Chapter 207. The King and His Forces Sleep in the Open


Thereafter the king set out, going down along the valley. He selected a place for passing the night, and there all his troops gathered and slept out in the open during the night under their shields. As soon as day broke, the king mustered his troops, and they proceeded down the valley. Then a great many farmers came to the king, joining his colors; and all reported the same thing—that the landed-men had gathered an overwhelming host and intended to do battle with the king.


Then the king took [a purse containing] many marks of silver and handed it to a farmer, saying, “This money you are to safeguard, and parcel out later, donating some of it to the churches, some to priests, and some to the poor, for the lives and souls of those who will fall in battle fighting against us.”


The farmer said, “Is this money to be given for the salvation of the souls of your men, sire?”


The king replied, “This money is to be given for the souls of those men who stand on the side of the farmers and will fall by the weapons of our men. But as to those who are on our side in the battle, we shall be saved, all of us.”


Chapter 208. The Skald Thormóth Recites the Lay of Bjarki


During the aforesaid night, when King Óláf lay in the midst of his troops, he stayed awake for a long time, praying to God for himself and his men, and slept but a short while. Toward morning sleep overcame him, and when he awoke, day broke. The king thought it was rather early to wake the army. Then he asked where the skald Thormóth was. He happened to be near and asked what the king wanted of him. The king said, “I would have you recite some lay for us.” Thormóth arose and spoke in a very loud voice so that all the army could hear him. He chanted the “Old Lay of Bjarki,”1 of which this is the beginning:




330.   Day has come,
the cock shakes his wings.
’tis time for thralls
to take to their tasks.
Awake, ye friends,
be wakeful ever,
all ye best men
in Athils’2 court.




331.   Hár the hard-gripping,
Hrólf the bowman,
men of noble line
who never flee:
I wake you not to wine
nor to women’s converse,
but rather to Hild’s
hard game of war.


Then the troops awoke. And when he had finished the men thanked him for it and were exceedingly pleased with it. They thought it well-chosen and called the poem the “Housecarls’ Exhortation.” The king thanked him for his entertainment. Then he gave him a gold [arm] ring weighing half a mark. Thormóth thanked the king for his gift and said, “A good king we have; but it is not easy to see now how long he will live. It is my prayer, sire, that we may not be parted, whether dead or alive.”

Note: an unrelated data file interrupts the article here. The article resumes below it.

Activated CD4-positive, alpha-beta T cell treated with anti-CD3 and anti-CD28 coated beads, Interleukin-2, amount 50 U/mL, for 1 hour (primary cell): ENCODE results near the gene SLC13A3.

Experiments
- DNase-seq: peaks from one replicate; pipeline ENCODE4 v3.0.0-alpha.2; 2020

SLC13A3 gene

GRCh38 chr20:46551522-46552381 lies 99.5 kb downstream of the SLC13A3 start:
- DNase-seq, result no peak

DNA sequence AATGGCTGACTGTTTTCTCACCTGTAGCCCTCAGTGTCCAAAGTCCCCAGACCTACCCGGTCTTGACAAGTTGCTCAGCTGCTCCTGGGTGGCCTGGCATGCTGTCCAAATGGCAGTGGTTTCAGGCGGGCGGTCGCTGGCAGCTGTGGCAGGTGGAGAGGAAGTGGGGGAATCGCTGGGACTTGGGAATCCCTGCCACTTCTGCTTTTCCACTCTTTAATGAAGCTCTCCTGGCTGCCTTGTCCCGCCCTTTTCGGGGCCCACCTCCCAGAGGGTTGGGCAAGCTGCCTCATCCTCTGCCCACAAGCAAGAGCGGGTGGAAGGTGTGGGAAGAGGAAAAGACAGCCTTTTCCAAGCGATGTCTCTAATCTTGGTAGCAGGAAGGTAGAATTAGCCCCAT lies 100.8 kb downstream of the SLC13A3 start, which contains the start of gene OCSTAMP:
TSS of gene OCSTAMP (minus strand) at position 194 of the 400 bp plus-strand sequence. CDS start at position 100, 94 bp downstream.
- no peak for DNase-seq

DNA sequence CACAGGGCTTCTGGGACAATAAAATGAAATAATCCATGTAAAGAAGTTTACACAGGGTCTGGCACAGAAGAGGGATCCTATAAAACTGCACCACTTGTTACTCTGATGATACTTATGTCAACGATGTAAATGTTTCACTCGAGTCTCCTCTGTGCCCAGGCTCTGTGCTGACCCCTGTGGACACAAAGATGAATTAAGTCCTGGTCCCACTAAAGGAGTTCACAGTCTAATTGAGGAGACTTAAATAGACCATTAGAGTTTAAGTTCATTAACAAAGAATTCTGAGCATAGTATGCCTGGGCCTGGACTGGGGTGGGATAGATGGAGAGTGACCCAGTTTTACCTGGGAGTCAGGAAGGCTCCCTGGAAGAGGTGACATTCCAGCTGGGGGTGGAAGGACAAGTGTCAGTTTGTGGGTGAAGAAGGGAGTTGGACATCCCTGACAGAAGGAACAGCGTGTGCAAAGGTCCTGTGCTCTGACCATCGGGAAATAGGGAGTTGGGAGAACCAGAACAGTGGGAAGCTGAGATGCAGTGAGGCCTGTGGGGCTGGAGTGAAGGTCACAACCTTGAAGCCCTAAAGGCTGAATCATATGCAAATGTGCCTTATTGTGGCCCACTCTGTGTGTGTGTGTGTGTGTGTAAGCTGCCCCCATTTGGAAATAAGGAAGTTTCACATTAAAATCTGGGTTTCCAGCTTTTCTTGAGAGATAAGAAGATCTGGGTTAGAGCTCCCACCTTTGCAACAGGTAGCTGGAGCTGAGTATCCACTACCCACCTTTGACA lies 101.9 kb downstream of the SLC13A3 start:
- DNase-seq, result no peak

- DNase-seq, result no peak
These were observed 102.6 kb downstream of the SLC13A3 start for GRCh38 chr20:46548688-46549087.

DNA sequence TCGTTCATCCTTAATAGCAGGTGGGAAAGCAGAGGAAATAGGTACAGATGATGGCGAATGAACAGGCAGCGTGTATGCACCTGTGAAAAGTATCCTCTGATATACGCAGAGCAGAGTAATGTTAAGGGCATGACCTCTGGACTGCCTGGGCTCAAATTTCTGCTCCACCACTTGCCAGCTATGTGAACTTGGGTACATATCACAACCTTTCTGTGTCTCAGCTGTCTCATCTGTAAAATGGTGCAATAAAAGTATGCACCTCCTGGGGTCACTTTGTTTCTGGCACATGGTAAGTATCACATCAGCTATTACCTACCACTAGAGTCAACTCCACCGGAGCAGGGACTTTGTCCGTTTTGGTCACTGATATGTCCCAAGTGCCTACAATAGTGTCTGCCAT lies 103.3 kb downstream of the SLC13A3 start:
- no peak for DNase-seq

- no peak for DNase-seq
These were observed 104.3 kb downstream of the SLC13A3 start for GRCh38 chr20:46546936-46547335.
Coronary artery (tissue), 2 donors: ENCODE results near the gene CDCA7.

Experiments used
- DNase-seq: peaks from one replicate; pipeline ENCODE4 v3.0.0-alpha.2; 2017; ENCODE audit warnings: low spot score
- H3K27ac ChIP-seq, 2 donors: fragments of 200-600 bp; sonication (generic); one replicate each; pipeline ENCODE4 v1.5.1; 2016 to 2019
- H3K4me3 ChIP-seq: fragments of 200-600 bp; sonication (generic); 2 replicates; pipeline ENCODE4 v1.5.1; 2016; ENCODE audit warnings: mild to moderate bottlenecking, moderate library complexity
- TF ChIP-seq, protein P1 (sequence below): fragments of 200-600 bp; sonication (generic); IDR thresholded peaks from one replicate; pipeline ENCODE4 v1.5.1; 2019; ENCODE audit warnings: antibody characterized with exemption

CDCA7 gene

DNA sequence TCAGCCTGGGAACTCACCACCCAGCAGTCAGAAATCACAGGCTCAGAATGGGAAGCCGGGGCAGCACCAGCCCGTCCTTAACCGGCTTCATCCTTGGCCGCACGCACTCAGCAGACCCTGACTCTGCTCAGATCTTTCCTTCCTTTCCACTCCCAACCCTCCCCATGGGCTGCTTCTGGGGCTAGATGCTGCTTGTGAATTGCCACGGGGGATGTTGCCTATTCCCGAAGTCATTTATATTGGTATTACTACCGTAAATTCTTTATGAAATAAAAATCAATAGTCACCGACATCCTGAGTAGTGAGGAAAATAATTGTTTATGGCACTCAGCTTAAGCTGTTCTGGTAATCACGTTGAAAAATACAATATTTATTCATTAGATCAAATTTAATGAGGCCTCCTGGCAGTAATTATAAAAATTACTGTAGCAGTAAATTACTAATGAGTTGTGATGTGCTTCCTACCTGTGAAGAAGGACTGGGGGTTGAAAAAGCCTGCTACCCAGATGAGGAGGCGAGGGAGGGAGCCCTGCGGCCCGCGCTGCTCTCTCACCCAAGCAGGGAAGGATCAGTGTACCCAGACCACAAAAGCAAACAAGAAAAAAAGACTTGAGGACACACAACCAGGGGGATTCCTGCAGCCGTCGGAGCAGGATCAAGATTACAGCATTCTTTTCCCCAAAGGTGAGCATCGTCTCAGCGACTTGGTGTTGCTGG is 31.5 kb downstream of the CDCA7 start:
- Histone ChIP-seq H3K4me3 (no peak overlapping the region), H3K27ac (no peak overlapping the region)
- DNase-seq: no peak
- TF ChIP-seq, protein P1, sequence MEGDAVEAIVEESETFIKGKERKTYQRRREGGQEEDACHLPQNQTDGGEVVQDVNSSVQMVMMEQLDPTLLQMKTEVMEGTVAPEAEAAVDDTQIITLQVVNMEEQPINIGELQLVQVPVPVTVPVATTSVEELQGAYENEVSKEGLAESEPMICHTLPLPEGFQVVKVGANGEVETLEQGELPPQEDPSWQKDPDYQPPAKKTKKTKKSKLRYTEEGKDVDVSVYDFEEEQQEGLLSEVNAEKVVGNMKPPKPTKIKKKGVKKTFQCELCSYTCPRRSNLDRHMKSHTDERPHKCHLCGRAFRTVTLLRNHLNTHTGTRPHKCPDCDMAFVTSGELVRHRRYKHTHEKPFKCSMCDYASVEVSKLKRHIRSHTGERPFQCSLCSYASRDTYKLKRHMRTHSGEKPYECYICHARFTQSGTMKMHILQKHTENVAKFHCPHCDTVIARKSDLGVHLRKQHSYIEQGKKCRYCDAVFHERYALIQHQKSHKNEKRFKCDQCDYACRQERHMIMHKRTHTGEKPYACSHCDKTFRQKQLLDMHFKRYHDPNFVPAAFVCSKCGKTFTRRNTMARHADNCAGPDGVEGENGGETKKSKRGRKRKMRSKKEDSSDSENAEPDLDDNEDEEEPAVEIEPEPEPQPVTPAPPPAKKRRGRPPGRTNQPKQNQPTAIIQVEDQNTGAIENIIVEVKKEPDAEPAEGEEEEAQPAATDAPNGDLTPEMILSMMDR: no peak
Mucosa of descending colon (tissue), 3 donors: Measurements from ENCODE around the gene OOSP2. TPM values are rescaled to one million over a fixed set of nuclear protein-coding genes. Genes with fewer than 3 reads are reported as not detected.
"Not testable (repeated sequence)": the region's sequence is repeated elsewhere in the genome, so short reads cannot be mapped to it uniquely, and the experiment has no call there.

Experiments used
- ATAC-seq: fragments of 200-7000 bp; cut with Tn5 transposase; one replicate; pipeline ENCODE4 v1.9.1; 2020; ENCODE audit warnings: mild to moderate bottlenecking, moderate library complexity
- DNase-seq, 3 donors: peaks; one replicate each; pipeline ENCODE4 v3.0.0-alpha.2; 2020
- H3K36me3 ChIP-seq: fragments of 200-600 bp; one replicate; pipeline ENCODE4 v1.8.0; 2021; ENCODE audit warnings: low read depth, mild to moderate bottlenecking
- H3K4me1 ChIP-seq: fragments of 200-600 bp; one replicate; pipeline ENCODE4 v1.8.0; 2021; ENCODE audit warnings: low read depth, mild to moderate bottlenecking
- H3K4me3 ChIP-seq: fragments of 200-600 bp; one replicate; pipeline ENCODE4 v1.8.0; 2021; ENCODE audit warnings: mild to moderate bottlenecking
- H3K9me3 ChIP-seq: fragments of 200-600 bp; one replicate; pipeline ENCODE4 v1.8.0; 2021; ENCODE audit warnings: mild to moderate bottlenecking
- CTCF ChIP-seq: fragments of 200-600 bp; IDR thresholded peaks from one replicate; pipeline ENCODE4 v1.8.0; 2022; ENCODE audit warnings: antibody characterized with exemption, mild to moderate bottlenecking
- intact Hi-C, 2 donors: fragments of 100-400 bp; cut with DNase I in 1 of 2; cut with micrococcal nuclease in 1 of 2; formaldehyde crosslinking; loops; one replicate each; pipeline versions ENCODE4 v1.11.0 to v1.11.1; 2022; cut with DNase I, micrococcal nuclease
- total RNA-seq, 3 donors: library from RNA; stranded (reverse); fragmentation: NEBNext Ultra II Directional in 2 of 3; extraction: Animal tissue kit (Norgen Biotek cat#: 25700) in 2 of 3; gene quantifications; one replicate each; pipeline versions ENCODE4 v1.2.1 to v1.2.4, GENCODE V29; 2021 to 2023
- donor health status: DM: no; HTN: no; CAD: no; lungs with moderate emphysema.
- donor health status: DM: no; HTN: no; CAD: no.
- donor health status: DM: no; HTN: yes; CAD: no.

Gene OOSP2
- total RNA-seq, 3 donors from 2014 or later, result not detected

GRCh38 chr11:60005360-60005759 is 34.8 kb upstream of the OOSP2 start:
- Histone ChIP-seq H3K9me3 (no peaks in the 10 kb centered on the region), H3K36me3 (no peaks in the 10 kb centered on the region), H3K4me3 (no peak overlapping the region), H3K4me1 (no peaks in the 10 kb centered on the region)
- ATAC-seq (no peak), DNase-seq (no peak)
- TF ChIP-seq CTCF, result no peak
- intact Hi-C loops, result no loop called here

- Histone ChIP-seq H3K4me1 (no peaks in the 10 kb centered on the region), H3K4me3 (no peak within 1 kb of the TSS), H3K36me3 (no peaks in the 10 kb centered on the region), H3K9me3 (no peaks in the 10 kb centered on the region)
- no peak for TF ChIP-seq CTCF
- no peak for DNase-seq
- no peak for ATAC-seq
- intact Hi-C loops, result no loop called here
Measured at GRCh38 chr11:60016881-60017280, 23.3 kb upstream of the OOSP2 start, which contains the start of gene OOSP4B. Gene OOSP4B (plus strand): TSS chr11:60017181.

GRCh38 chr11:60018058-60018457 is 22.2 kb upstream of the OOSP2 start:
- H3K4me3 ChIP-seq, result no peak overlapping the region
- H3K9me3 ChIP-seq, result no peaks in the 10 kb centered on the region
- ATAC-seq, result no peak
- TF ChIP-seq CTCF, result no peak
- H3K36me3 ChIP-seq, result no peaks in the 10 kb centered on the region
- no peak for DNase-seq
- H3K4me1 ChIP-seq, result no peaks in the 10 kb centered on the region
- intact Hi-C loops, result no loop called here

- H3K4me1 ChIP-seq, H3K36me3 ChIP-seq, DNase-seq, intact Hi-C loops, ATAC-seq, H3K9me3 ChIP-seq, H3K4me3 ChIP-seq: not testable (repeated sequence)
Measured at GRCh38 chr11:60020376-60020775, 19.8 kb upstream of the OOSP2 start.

The king replied, “We shall all go the same way, so long as I prevail, if you wish not to part with me.”


Then Thormóth said, “I expect, sire, whether now there be peace or war, to stand close by you while I have the chance, and whatever we learn of the whereabouts of Sigvat with his sword Golden Hilt.” Then he spoke this verse:




332.   Stay would I still with thee,
steerer-of-ships, till other
skalds thou hast—but when dost
hope they come?—and fend thee:
gladly would I, gallant—
greedy wolves we batten—
with thee live and die eke!


Chapter 209. Harald, the King’s Half-Brother Insists on Staying for the Battle


King Óláf moved his army down along the valley. Dag with his company went by another way. The king did not stop on his march till he arrived at Stiklarstathir. Then they saw the array of the farmers. Their ranks were scattered and their numbers were so great that all paths were crowded with men, and in many places large detachments moved together. They [the king’s troops] caught sight of a company of men descending the Vera Dale. They had been reconnoitering and approached closely to the army of the king and were not aware of it before they were so close that they could recognize one another. That was Hrút of Vigg, with thirty men. Then the king ordered his bodyguard to fall upon Hrút and kill him. The men were quick to do this. Then the king said to the Icelanders in his flock, “I have heard it said that it is a custom in Iceland for farmers to have to give their man servants a sheep to slaughter in fall. Now I will give you a ram to slaughter.”1 The Icelanders were not slow to accept the challenge and, with other men, at once fell upon Hrút. Both he and all those with him were slain.